Would the dysfunction of U.S. politics be dispelled if we got rid of partisan primaries? That’s the contention of Sen. Charles Schumer (D-N.Y.). In an op-ed for the New York Times, Schumer argued that the primary system in most states, in which voters choose nominees for their respective parties who then run head to head in November, gives too much weight to the party faithful, who are inclined to select candidates who veer either far right or far left. The cure Schumer proposes for this ill is the “jungle primary,” in which all primary candidates, regardless of party, appear on the same ballot, with the top two finishers, again regardless of party, advancing to the general election.
The senator cites the example of California — once the most gridlocked of states, now a place where legislation actually gets enacted — as proof that such primaries work. But Schumer misunderstands what got California working again. In so doing, he also misses the fatal flaws of the jungle primary.
Before 2010, California government was inarguably paralyzed. State law required a two-thirds vote in each house of the legislature to pass a budget and raise taxes. Divided after the 2008 financial crash between Democrats who wanted to avoid draconian cutbacks and Republicans opposed to tax increases, budgets went unpassed. Support for colleges, health care and infrastructure plummeted, and the state was briefly compelled to pay its employees and contractors with IOUs.
In 2010, however, voters enacted a series of ballot initiatives that brought an end to Sacramento’s stagnation. They repealed the requirement that budgets needed a two-thirds vote for passage; no budget deliberations have exceeded the legal deadline since. They took redistricting for both congressional and legislative seats out of the hands of the legislature and handed it to a nonpartisan commission. And they enacted the jungle primary.
Of the two latter reforms, it was the nonpartisan redistricting, not the jungle primary, that returned the state to governability. The new districts, which were put in place in time for the 2012 election, no longer were carved to protect incumbents of either party. The effect of these changes, beyond eliminating some incumbents of both parties, was to create districts in which the rising number of Latino and Asian voters across the state gave the Democrats an edge — so much so that the party won a two-thirds majority in both legislative houses, enabling state government to raise revenue again.
And what has the jungle primary accomplished? Its adherents had hoped that, in heavily conservative districts where the top two primary finishers were both Republicans, the more centrist of the two would win the November runoff by corralling more Democratic and independent votes. So far, however, that hasn’t happened. Democrats representing more centrist districts, generally in inland California, do tend to be less liberal, but that was the case long before the jungle primary came into effect.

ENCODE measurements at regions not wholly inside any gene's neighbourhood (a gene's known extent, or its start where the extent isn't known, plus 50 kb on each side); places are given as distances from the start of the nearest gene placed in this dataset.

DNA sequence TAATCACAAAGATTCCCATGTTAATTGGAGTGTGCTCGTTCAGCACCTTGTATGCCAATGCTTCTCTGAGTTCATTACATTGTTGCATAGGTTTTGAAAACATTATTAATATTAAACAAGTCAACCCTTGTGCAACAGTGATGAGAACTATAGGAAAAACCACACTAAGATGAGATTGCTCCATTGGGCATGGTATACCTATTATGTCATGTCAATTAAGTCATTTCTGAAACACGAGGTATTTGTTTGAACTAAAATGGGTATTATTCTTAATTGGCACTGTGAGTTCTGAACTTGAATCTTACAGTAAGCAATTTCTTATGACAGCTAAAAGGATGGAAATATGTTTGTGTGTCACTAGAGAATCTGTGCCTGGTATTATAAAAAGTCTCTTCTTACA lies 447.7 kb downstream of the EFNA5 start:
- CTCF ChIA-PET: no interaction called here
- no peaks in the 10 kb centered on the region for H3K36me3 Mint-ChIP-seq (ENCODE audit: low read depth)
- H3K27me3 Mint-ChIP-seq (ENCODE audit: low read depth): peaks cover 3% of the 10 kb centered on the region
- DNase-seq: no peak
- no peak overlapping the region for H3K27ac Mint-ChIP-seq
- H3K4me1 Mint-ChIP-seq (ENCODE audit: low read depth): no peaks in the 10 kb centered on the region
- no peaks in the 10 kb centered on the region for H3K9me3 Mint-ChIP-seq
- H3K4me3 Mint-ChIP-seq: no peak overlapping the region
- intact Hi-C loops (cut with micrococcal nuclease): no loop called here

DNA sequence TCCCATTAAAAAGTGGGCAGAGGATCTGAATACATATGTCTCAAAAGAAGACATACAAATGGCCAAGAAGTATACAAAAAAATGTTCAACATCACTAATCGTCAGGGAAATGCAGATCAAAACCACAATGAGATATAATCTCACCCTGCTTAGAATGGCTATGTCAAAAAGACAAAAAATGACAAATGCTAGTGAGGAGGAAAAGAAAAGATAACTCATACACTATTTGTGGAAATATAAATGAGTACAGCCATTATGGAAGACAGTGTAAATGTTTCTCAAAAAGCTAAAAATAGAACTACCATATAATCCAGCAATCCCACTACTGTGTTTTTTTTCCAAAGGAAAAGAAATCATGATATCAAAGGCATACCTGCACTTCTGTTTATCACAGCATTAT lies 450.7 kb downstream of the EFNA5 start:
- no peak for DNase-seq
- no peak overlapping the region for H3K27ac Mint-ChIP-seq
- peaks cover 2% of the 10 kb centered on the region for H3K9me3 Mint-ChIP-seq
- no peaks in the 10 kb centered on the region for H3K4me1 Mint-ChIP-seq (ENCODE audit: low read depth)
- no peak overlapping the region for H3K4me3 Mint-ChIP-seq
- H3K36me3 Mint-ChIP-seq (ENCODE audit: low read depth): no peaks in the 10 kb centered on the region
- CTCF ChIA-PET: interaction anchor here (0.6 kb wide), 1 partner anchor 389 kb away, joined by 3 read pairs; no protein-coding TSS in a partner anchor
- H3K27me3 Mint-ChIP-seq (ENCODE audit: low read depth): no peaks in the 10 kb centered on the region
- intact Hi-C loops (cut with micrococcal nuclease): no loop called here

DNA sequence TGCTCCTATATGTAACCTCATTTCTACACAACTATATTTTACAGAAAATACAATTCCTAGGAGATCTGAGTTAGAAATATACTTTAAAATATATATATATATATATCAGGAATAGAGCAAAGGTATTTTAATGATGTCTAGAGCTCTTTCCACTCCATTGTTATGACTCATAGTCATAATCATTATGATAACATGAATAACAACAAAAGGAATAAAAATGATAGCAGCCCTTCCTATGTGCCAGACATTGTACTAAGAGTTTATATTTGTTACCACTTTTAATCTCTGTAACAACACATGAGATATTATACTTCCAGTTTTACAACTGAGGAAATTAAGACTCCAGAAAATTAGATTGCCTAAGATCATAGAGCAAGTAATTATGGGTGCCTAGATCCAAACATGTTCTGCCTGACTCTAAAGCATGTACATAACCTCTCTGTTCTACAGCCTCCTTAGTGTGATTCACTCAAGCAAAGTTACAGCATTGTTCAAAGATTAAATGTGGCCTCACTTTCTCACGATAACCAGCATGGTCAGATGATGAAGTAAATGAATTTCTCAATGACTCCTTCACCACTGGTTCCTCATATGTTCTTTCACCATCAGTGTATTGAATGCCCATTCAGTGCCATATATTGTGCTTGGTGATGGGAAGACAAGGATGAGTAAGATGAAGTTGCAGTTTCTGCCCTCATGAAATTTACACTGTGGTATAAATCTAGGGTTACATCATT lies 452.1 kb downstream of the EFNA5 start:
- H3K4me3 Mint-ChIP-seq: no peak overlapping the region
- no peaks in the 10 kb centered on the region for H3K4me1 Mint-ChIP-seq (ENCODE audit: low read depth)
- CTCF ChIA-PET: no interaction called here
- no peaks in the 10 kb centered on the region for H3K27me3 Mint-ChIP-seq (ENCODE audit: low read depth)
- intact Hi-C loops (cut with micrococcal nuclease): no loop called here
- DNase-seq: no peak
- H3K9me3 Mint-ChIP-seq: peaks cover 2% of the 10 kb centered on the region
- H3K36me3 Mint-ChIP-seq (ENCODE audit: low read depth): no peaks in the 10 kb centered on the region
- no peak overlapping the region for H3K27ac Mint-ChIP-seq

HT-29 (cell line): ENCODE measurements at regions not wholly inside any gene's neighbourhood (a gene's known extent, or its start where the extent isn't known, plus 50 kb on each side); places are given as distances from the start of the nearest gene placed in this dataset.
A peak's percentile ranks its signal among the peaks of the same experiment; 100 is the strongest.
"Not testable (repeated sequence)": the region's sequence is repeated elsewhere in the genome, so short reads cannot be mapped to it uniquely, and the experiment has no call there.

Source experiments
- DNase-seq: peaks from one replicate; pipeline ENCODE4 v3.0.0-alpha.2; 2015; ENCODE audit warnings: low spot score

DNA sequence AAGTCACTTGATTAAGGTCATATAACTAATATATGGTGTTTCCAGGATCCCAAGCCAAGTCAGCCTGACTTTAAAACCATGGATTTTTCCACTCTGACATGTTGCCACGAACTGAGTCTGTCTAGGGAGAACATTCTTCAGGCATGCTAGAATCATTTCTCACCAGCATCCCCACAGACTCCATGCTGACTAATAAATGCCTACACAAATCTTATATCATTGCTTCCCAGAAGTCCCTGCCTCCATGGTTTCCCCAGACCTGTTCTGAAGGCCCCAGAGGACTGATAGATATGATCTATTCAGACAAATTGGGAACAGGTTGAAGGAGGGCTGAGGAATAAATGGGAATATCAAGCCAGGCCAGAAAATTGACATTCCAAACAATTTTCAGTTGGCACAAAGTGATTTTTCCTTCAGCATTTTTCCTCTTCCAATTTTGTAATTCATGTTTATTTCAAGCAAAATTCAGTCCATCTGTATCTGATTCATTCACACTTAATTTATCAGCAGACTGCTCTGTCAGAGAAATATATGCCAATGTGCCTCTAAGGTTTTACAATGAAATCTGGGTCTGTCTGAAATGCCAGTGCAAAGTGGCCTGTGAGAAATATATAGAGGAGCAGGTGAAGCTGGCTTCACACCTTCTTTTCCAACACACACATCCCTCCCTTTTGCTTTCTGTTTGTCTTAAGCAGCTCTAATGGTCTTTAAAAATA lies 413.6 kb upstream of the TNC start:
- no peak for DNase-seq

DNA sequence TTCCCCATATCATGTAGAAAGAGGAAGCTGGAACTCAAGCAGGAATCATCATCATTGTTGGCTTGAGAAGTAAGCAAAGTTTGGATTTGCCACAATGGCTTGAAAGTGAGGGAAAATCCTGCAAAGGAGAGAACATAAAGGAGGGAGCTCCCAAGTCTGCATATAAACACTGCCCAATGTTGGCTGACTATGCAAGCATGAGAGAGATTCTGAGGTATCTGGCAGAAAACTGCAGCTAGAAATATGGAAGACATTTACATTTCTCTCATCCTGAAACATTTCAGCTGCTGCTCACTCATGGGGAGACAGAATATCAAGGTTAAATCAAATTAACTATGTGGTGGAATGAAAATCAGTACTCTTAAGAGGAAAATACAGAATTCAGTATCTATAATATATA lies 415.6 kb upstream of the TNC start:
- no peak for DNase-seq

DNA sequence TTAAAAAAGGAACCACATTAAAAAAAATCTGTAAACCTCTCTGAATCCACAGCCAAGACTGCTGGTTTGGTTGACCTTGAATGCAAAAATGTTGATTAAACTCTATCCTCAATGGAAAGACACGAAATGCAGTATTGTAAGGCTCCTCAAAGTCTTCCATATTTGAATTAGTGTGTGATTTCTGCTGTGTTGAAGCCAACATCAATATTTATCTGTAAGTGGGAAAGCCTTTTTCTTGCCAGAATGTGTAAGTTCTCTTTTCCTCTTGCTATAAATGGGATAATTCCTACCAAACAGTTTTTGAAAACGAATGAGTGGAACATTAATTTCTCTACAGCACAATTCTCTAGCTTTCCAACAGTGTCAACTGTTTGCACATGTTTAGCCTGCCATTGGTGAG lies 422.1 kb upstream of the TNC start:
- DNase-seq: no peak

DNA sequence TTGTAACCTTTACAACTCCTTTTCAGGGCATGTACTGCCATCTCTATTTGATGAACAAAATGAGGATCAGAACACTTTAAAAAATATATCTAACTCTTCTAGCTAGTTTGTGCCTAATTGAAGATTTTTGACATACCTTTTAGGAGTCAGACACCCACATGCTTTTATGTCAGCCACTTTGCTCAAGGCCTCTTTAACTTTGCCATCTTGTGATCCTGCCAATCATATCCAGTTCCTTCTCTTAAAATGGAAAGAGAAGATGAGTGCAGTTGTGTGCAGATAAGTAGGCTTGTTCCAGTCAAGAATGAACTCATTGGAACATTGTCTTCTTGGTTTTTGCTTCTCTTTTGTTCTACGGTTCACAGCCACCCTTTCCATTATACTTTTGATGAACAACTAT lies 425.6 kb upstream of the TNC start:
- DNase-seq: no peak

The jungle primary has had one stunningly perverse effect, however. In a new congressional district east of Los Angeles, Democratic voters had a clear majority — so clear that four Democratic candidates and two Republicans sought the seat in the 2012 primary. Democratic votes split four ways, enabling the two Republicans to advance to November’s ballot. The eventual winner, Gary Miller, chose not to run for reelection this year — understandably, since his record in no way reflected the desires of most district voters.
A weird one-off result? This June, three Democrats and two Republicans sought the statewide office of controller. More Democrats than Republicans tend to file for statewide office in California, and for good reason: The GOP is in free-fall in the state; its share of registered voters has dropped beneath 30 percent; just one Republican (Arnold Schwarzenegger) has been elected to any of California’s 10 statewide offices in the past 20 years. But since Democrats split their votes three ways for the controller’s slot and Republicans just two, a shift of less than 2 percent of the vote would have saddled voters with a Republican-vs.-Republican runoff.
Fast-forward to 2018, when Democrat Jerry Brown, almost certain to be reelected this November, will be term-limited out of the governor’s office. More Democrats than Republicans will surely line up to succeed him. But under the jungle rules, even though it’s all but certain that the Democratic candidates will collectively aggregate more support, it’s a distinct possibility that two Republicans will face off in November.
This is your solution, senator? Think again.
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